In our house at Thanksgiving, our family likes to sit around the table and name the things we are thankful for in our life. Of course, everyone always names the big things like family, our freedom and so on. But the things that I’m most thankful for are the people in my life who have made a difference – the people I work with, those serving in the church and the military just to name a few. But this year, I am especially thankful for our educators.
It’s not just how teachers have shaped my own life, or how I’ve watched them shape the lives of my children. It’s that they do this job year after year, each year with more expectations, fewer resources and less in their pockets. But they don’t complain because, for them, teaching isn’t just a job, it’s a calling.
From teaching our children how to read, to helping them fall in love with math and science, teachers are a vital part of our community.
I am truly grateful for these people who give so much of their time, their personal money and their talents to our children. And I think it’s time for our state leaders to show them how much we appreciate them.
The state legislative budget chairmen have said that they don’t think there is enough money to give our educators and retirees a raise this year. But these are the same Republican legislators who have gone throughout the state claiming they have saved us over a billion dollars by eliminating waste and increasing classroom sizes. Then they raised over $180 million in new taxes. So what happened to all that money?
These same Republican legislators talk about how we have an education budget surplus, then turn around and tell us we can’t afford to give our educators a small raise? I just don’t understand that math.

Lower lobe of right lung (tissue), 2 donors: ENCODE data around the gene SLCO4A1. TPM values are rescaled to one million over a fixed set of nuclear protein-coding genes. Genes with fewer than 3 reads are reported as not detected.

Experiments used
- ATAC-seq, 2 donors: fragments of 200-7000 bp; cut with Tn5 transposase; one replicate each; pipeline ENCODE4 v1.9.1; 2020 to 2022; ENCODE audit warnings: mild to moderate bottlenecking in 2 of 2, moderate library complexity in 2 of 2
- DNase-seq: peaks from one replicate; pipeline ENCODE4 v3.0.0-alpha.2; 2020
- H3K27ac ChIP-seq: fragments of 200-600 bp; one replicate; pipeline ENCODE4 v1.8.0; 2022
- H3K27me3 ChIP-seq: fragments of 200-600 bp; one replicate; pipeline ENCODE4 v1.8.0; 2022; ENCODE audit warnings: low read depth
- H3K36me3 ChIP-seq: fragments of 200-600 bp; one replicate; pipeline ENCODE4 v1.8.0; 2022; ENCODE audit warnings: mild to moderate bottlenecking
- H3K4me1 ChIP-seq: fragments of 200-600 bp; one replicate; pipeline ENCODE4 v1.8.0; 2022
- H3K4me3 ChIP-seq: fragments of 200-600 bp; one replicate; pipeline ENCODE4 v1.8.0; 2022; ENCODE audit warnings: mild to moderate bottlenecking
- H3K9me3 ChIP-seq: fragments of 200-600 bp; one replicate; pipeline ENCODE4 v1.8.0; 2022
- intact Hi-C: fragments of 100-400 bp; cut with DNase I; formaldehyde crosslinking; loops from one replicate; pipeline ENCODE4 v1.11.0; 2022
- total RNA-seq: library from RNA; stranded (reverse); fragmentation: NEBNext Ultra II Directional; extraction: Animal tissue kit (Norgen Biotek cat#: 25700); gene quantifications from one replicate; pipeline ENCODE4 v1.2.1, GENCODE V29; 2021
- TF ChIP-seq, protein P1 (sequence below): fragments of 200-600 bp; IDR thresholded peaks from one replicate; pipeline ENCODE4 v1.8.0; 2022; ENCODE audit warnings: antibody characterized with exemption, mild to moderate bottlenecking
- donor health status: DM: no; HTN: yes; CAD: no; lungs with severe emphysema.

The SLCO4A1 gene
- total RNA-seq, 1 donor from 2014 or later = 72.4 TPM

State Superintendent Tommy Bice has said a raise needs to be a priority. He’s right! Our educators and retirees haven’t seen a raise since 2007. In 2011, Republican legislators voted to cut their pay 2.5 percent to cover increases in health care costs. A couple of years ago, they gave 2 percent back, so educators are still operating under a half a percent pay cut from what they were making eight years ago! And that doesn’t factor in the higher cost of living these days.
Alabama is behind the times when it comes to paying our educators, and it cannot continue. We will continue to lose our best and brightest teachers to other states and other professions if we do not implement an across the board raise while we have the money.
If things stay the way they are, then we continue to hear more and more stories like Ann Marie Corgill, a finalist for the 2015 National Teacher Of The Year, and Alabama’s statewide winner, who resigned from the Birmingham City Schools in part because the finance department did not pay her for two months!
I don’t think there are many people who would continue to work a very demanding job, clocking in well over 40 hours per week, without getting paid for two months.
Ann Marie’s story got attention because she was a finalist for National Teacher Of The Year. But we lose great teachers every year because they can make more money doing something else. Nurses, accountants, computer programmers and other college graduates start out making between $10,000 – $15,000 more per year than a first-year teacher. That’s a significant difference! And the gap only gets wider the more years they put into their profession.
So this year, as we all gather with our loved ones and remember what we are thankful for, let’s remember our educators as well. Without their time, money and talents, the future of our state would look quite different. Our educators have one of the most important jobs in our community – caring for our children, helping them to grow and teaching them the things they need to be successful in life. It’s time our state leaders showed them our gratitude by paying them what they are worth.
Craig Ford is a Democrat from Gadsden and the Minority Leader in the Alabama House of Representatives.